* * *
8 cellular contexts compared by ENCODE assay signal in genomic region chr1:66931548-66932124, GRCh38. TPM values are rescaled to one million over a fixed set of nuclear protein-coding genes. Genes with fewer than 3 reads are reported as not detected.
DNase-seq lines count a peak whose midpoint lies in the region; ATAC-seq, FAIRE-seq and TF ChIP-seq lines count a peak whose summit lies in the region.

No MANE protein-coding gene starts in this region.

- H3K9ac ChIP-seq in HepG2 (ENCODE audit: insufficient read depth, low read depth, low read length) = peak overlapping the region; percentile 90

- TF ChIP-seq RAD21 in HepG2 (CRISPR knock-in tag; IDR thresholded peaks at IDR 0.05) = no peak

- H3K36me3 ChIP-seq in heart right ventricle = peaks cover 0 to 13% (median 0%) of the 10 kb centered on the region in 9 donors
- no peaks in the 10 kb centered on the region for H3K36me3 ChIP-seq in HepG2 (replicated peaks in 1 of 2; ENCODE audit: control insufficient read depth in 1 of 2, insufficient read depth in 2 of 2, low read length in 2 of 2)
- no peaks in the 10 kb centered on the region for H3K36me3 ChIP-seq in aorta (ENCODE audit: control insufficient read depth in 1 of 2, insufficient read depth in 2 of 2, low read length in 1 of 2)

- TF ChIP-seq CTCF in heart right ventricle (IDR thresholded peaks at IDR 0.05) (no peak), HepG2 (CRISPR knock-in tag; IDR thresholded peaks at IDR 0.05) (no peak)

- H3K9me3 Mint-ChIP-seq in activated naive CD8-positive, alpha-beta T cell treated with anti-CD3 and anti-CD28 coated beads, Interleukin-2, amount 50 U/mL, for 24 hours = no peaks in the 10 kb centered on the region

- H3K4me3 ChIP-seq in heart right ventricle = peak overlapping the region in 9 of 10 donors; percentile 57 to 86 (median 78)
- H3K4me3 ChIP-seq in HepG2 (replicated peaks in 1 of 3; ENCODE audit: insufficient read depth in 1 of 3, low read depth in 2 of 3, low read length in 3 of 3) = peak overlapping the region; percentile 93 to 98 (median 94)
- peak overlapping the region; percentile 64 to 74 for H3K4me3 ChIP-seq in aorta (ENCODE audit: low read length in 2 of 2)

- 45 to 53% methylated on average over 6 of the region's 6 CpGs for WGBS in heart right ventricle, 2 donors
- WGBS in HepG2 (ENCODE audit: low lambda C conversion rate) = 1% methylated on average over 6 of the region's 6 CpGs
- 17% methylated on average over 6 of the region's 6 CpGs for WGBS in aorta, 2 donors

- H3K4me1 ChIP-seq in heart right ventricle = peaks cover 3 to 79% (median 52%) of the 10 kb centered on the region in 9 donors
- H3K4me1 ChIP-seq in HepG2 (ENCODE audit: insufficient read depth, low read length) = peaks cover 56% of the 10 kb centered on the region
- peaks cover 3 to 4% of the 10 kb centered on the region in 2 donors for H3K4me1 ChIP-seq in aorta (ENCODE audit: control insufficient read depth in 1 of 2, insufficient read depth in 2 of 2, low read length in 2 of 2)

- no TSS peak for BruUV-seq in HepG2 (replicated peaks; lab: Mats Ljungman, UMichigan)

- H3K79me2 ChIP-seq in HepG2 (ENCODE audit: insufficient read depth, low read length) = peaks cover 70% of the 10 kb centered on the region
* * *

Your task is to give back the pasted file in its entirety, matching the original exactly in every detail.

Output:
8 cellular contexts compared by ENCODE assay signal in genomic region chr1:66931548-66932124, GRCh38. TPM values are rescaled to one million over a fixed set of nuclear protein-coding genes. Genes with fewer than 3 reads are reported as not detected.
DNase-seq lines count a peak whose midpoint lies in the region; ATAC-seq, FAIRE-seq and TF ChIP-seq lines count a peak whose summit lies in the region.

No MANE protein-coding gene starts in this region.

- H3K9ac ChIP-seq in HepG2 (ENCODE audit: insufficient read depth, low read depth, low read length) = peak overlapping the region; percentile 90

- TF ChIP-seq RAD21 in HepG2 (CRISPR knock-in tag; IDR thresholded peaks at IDR 0.05) = no peak

- H3K36me3 ChIP-seq in heart right ventricle = peaks cover 0 to 13% (median 0%) of the 10 kb centered on the region in 9 donors
- no peaks in the 10 kb centered on the region for H3K36me3 ChIP-seq in HepG2 (replicated peaks in 1 of 2; ENCODE audit: control insufficient read depth in 1 of 2, insufficient read depth in 2 of 2, low read length in 2 of 2)
- no peaks in the 10 kb centered on the region for H3K36me3 ChIP-seq in aorta (ENCODE audit: control insufficient read depth in 1 of 2, insufficient read depth in 2 of 2, low read length in 1 of 2)

- TF ChIP-seq CTCF in heart right ventricle (IDR thresholded peaks at IDR 0.05) (no peak), HepG2 (CRISPR knock-in tag; IDR thresholded peaks at IDR 0.05) (no peak)

- H3K9me3 Mint-ChIP-seq in activated naive CD8-positive, alpha-beta T cell treated with anti-CD3 and anti-CD28 coated beads, Interleukin-2, amount 50 U/mL, for 24 hours = no peaks in the 10 kb centered on the region

- H3K4me3 ChIP-seq in heart right ventricle = peak overlapping the region in 9 of 10 donors; percentile 57 to 86 (median 78)
- H3K4me3 ChIP-seq in HepG2 (replicated peaks in 1 of 3; ENCODE audit: insufficient read depth in 1 of 3, low read depth in 2 of 3, low read length in 3 of 3) = peak overlapping the region; percentile 93 to 98 (median 94)
- peak overlapping the region; percentile 64 to 74 for H3K4me3 ChIP-seq in aorta (ENCODE audit: low read length in 2 of 2)

- 45 to 53% methylated on average over 6 of the region's 6 CpGs for WGBS in heart right ventricle, 2 donors
- WGBS in HepG2 (ENCODE audit: low lambda C conversion rate) = 1% methylated on average over 6 of the region's 6 CpGs
- 17% methylated on average over 6 of the region's 6 CpGs for WGBS in aorta, 2 donors

- H3K4me1 ChIP-seq in heart right ventricle = peaks cover 3 to 79% (median 52%) of the 10 kb centered on the region in 9 donors
- H3K4me1 ChIP-seq in HepG2 (ENCODE audit: insufficient read depth, low read length) = peaks cover 56% of the 10 kb centered on the region
- peaks cover 3 to 4% of the 10 kb centered on the region in 2 donors for H3K4me1 ChIP-seq in aorta (ENCODE audit: control insufficient read depth in 1 of 2, insufficient read depth in 2 of 2, low read length in 2 of 2)

- no TSS peak for BruUV-seq in HepG2 (replicated peaks; lab: Mats Ljungman, UMichigan)

- H3K79me2 ChIP-seq in HepG2 (ENCODE audit: insufficient read depth, low read length) = peaks cover 70% of the 10 kb centered on the region